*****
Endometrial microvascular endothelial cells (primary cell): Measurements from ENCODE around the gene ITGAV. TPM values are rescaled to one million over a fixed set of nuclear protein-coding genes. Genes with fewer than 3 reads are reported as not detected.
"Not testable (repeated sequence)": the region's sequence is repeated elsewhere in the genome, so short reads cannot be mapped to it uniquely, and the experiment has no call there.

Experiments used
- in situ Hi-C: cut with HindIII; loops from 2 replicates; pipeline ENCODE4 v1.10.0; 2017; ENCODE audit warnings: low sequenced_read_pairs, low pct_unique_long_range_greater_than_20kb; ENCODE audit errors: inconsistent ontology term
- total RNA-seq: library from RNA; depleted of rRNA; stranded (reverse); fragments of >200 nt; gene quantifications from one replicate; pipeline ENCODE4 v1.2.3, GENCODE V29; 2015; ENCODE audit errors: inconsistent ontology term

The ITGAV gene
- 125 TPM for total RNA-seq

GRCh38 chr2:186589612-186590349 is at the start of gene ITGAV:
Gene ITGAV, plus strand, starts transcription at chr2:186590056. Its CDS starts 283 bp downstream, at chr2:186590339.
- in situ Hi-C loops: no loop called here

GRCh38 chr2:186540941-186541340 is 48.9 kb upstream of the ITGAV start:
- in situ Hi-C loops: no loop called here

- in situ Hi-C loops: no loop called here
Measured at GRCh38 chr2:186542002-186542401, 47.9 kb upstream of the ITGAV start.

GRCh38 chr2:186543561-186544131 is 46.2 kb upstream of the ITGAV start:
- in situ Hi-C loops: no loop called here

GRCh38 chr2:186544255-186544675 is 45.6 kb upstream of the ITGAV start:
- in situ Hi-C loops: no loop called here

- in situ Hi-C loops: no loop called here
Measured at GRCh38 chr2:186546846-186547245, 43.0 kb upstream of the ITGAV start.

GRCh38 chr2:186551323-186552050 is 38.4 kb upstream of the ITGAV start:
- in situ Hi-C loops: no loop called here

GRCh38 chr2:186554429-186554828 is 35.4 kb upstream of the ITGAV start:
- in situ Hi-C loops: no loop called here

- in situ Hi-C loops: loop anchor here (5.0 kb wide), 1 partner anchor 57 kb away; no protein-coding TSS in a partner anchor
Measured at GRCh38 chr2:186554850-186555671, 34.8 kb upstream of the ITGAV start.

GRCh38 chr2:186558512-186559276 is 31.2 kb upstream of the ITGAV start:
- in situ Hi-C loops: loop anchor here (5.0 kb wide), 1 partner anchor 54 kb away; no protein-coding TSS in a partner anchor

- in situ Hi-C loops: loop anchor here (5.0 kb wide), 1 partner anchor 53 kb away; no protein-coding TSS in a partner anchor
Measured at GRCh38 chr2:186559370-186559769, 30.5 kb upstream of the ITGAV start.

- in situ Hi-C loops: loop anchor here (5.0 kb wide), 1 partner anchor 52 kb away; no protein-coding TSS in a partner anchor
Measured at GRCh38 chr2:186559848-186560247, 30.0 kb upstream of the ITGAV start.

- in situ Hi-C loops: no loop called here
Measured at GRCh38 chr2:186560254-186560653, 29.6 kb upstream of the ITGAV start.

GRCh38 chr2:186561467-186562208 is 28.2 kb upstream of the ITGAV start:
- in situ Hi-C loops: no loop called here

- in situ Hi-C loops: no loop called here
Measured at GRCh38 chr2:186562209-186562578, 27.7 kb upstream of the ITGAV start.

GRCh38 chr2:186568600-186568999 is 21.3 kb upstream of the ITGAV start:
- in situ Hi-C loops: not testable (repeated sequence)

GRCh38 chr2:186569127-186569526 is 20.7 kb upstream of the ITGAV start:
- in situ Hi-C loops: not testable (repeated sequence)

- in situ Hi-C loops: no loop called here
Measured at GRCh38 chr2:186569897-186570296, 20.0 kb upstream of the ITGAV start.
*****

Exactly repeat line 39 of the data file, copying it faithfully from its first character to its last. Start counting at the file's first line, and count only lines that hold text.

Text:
GRCh38 chr2:186568600-186568999 is 21.3 kb upstream of the ITGAV start: